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Should you adopt low-code in your organization?



Low-code/no-code platforms offer the ability to orchestrate and build a robust implementation in a short time. They focus on providing the ability to orchestrate services and components. The objective is to compose applications quickly and to focus on functionality than under the hood components - which can be easily called upon and reused.

Low-code/no-code helps your ideas see the light of the day. The technology is inexpensive and super efficient. Even if you go wrong with an idea you fail fast and can course correct.


The hesitation and debate around no-code/low-code is due to the apprehension around a new technology. The technology has not been widely used and so there aren't many use cases especially for enterprise grade implementations.


A lot of messaging has been done about the ease of development with drag and drop features, creating a false perception that these platforms are only about simple web and mobile applications.


There are concerns with some communities that low-code/no-code will render developers jobless. This is far from the truth. Low-code/no-code platforms augment the capacity of IT organizations. They are not a replacement for developers.


It is important to note that encapsulations have always been around. Libraries have been included while programming. If there are standardized well tested components available, it only makes sense to use them rather than recreate them for use.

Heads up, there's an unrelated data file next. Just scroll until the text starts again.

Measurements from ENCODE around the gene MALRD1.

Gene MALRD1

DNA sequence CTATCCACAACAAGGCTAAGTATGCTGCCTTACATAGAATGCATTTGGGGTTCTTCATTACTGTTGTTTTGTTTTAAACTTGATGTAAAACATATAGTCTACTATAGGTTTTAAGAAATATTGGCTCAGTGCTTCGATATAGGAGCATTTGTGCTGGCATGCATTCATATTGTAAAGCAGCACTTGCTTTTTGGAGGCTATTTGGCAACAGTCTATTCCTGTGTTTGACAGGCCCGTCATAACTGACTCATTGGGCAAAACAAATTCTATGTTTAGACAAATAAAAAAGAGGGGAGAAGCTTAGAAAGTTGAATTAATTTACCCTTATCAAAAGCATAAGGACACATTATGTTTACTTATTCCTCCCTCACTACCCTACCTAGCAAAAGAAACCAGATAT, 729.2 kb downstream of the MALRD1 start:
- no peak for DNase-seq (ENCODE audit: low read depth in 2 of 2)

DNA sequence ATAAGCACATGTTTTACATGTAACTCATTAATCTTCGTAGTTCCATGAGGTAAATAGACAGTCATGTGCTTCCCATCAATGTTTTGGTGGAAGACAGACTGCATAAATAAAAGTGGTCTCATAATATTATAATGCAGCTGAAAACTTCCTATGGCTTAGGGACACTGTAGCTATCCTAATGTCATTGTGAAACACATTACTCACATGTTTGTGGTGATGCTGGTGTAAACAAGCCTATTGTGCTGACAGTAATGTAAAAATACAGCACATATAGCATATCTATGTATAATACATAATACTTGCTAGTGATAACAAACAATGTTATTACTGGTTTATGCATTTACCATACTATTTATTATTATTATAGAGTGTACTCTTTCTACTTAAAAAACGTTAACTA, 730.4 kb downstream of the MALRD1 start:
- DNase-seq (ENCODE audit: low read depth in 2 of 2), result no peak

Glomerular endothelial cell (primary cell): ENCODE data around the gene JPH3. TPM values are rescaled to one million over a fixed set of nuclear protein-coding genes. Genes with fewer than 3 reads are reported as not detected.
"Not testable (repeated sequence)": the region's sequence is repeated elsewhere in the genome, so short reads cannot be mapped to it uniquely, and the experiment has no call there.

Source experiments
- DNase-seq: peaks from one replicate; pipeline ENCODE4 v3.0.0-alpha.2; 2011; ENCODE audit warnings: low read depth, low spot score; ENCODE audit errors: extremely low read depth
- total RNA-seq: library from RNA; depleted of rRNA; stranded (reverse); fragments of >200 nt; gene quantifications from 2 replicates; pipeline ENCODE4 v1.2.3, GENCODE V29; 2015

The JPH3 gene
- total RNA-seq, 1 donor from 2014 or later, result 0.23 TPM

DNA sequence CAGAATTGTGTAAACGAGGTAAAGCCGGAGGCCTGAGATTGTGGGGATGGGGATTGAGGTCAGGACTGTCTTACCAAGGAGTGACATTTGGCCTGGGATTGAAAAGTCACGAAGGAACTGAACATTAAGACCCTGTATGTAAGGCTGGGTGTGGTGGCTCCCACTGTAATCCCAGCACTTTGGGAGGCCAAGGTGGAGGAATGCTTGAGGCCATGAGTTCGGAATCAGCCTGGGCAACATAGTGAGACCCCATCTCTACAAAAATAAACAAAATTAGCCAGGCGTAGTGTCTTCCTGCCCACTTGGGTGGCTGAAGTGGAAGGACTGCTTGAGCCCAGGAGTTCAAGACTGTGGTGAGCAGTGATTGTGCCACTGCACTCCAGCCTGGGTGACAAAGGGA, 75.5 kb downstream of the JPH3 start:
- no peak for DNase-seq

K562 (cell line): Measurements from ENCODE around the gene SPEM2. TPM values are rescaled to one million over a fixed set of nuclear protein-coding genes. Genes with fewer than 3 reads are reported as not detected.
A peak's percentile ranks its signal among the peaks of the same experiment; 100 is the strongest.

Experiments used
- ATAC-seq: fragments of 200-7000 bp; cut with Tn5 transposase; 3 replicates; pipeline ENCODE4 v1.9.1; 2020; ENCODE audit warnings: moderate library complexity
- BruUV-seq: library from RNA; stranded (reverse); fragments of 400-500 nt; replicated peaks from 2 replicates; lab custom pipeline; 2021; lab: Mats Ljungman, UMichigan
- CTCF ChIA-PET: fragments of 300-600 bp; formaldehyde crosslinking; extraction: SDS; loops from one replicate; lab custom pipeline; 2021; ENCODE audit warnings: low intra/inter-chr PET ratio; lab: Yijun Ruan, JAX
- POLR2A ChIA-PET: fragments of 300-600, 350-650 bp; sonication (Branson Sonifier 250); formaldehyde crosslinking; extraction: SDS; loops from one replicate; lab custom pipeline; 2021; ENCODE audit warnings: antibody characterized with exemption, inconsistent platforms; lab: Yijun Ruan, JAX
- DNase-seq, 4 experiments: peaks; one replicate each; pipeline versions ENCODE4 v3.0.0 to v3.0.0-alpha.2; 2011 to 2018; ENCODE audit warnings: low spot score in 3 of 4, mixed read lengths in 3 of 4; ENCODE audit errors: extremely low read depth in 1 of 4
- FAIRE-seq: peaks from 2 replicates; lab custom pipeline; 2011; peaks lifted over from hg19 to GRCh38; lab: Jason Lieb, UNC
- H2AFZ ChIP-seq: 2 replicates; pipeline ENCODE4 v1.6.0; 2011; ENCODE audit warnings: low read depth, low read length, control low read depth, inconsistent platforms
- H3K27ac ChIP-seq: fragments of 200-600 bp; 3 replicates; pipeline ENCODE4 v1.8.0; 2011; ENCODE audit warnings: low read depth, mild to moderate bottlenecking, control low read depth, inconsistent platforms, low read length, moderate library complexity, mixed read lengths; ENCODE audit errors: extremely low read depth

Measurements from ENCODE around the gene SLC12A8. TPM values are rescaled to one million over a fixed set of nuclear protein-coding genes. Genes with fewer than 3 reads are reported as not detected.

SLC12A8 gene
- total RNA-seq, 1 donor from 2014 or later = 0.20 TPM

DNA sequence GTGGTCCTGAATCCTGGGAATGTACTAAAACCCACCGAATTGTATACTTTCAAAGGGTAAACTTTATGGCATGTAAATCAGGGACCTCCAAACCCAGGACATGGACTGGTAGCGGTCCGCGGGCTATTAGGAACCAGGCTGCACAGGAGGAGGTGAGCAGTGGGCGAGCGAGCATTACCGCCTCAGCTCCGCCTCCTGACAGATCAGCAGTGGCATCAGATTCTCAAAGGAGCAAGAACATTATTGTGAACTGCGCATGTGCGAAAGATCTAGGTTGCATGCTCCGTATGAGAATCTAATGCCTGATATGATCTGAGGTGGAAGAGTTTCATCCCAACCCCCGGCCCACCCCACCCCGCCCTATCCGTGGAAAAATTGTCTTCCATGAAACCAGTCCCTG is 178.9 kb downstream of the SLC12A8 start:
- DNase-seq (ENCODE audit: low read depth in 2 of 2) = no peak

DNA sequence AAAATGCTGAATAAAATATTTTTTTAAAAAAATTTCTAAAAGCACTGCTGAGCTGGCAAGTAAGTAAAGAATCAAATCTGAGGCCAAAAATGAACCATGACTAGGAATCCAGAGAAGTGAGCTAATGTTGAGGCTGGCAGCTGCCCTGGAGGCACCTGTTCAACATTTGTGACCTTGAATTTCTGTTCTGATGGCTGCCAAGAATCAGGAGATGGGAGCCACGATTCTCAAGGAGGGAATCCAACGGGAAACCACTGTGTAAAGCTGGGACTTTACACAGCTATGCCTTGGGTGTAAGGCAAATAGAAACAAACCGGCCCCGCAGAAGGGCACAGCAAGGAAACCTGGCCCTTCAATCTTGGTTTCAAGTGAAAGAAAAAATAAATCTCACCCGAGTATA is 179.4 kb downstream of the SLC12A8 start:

For small business owners who cannot afford big IT team, low-code is a boon. Using low-code, small businesses can get solutions at affordable price and faster speeds. The case of low-code adoption is very strong for such organizations. Low-code bridges the digital divide between larger enterprises and small businesses bringing them at the same level of digital preparedness.


For larger enterprises low-code brings in value by augmenting the existing IT team's capabilities and bandwidth. Repeatable tasks and manual processes can be automated using low-code allowing the IT team to take up more challenging assignments.


The way applications are being designed and developed is set to change. The whole IT management itself is set to change with focus on 'creation' as well as 'coding'. Along with the ‘developer community’ an IT manager will also have to be adept in managing the ‘maker community’.


IT leaders should not postpone the decision on low-code/no-code adoption for long. The flip side to not adopting this new technology is to lose out on business and operational efficiencies. The more this is delayed the more your competitors gain an edge over you.


"Low-code adoption strategies" is a good starting point for leaders who are unsure of how to start the low-code/no-code journey.